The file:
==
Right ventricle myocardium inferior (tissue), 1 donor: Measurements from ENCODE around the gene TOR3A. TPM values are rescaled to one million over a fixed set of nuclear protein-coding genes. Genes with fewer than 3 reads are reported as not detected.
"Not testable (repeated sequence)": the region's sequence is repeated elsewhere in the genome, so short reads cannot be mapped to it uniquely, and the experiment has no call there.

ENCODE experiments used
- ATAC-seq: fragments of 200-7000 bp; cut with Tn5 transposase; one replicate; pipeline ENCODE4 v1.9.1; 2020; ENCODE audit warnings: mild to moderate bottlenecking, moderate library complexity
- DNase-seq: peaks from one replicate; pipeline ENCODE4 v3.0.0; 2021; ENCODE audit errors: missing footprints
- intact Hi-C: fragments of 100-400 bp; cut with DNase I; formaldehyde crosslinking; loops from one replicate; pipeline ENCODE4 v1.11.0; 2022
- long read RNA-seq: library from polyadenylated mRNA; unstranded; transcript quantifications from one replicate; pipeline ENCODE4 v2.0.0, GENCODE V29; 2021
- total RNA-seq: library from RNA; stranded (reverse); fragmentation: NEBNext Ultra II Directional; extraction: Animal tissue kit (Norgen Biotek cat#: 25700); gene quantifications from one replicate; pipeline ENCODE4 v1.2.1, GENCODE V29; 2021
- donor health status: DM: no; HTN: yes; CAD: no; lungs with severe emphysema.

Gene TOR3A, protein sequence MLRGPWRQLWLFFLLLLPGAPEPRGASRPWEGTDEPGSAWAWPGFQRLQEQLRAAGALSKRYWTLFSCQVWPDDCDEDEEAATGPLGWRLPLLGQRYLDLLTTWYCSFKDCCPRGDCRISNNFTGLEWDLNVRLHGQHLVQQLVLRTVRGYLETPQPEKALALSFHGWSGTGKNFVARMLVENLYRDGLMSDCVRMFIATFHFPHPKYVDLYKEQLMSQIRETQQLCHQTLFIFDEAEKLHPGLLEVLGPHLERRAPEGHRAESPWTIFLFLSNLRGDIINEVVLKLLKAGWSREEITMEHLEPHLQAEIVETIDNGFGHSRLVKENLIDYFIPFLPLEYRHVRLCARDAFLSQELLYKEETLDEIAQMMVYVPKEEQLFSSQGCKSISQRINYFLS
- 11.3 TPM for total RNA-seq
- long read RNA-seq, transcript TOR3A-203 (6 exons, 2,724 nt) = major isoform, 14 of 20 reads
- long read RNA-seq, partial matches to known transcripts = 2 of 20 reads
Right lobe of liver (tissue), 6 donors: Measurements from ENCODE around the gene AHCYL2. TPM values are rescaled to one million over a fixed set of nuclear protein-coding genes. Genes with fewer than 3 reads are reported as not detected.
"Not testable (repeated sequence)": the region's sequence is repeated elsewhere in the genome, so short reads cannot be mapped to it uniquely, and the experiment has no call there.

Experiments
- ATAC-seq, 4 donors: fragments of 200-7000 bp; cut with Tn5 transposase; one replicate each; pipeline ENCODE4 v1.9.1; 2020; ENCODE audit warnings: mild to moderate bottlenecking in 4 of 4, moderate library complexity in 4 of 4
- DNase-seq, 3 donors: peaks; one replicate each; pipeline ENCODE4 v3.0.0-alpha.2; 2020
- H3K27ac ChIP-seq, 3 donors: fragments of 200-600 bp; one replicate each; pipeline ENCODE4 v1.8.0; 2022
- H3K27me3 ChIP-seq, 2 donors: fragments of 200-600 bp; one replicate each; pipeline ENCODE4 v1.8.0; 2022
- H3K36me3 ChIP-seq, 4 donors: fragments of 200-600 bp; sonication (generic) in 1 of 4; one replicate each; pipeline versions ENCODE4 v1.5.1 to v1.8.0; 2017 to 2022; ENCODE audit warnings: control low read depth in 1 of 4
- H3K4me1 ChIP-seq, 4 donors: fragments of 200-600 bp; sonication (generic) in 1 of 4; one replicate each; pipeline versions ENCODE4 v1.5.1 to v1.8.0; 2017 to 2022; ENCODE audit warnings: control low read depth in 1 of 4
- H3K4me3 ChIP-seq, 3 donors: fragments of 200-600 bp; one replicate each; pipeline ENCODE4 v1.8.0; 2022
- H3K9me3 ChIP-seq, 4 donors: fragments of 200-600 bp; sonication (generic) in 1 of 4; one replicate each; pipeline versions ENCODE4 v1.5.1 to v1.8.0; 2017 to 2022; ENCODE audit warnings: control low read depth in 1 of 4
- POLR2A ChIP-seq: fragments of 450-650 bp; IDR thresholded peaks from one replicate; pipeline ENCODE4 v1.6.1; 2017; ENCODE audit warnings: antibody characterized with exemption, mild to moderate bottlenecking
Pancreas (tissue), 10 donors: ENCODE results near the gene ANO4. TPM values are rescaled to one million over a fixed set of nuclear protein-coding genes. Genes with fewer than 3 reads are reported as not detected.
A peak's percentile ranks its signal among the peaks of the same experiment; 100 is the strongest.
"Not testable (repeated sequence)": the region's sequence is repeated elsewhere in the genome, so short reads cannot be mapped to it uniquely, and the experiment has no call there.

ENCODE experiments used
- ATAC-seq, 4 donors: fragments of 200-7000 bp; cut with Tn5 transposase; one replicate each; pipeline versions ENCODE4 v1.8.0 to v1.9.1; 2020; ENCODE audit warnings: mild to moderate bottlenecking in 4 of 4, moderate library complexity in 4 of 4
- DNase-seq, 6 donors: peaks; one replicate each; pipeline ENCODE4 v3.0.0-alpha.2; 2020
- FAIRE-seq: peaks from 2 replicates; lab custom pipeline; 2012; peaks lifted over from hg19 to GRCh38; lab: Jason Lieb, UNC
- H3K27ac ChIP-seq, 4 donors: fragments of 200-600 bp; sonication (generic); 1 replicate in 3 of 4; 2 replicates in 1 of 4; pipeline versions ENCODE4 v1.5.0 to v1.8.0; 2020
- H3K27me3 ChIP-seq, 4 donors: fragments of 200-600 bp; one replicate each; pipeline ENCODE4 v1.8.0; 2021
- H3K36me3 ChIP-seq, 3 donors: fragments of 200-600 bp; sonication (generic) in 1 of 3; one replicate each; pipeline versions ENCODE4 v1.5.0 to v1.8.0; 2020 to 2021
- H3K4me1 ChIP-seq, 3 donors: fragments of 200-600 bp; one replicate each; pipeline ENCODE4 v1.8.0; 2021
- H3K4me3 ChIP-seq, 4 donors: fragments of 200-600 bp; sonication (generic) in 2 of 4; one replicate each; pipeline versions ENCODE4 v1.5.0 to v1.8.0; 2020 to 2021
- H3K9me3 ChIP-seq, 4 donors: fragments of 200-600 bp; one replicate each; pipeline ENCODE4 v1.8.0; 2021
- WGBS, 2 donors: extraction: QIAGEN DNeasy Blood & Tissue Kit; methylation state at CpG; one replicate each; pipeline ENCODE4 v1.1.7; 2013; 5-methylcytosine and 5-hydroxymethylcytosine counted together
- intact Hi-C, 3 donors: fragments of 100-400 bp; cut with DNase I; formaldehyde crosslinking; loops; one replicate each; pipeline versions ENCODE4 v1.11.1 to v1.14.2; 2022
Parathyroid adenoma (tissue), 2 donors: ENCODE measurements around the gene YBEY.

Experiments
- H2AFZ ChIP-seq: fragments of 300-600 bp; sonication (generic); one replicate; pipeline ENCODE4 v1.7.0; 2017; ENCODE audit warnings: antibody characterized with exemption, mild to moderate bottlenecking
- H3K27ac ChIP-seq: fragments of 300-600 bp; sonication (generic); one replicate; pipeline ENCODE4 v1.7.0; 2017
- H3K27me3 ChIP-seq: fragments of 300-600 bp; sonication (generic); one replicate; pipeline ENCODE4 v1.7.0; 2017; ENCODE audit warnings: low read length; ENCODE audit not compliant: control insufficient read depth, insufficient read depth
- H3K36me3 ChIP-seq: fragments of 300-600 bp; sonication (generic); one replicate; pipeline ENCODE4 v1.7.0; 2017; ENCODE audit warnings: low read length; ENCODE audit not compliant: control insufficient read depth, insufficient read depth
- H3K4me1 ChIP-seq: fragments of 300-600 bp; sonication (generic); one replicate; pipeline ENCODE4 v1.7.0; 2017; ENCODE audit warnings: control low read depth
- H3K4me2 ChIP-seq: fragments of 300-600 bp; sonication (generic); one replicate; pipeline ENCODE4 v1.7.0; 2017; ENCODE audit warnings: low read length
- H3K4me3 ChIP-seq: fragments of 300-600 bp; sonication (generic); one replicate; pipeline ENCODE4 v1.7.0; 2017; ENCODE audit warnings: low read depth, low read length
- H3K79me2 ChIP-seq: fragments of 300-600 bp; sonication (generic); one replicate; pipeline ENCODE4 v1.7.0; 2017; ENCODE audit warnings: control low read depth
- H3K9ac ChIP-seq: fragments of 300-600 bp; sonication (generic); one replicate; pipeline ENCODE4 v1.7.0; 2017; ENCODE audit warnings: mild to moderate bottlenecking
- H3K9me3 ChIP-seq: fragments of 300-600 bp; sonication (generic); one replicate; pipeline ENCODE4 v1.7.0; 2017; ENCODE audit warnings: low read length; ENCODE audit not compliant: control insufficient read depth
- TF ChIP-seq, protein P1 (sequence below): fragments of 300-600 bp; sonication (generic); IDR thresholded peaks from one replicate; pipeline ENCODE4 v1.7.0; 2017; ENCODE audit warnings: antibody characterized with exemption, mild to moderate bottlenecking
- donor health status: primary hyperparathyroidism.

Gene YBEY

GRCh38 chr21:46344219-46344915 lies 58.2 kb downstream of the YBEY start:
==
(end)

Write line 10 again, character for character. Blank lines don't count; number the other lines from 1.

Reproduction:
Gene TOR3A, protein sequence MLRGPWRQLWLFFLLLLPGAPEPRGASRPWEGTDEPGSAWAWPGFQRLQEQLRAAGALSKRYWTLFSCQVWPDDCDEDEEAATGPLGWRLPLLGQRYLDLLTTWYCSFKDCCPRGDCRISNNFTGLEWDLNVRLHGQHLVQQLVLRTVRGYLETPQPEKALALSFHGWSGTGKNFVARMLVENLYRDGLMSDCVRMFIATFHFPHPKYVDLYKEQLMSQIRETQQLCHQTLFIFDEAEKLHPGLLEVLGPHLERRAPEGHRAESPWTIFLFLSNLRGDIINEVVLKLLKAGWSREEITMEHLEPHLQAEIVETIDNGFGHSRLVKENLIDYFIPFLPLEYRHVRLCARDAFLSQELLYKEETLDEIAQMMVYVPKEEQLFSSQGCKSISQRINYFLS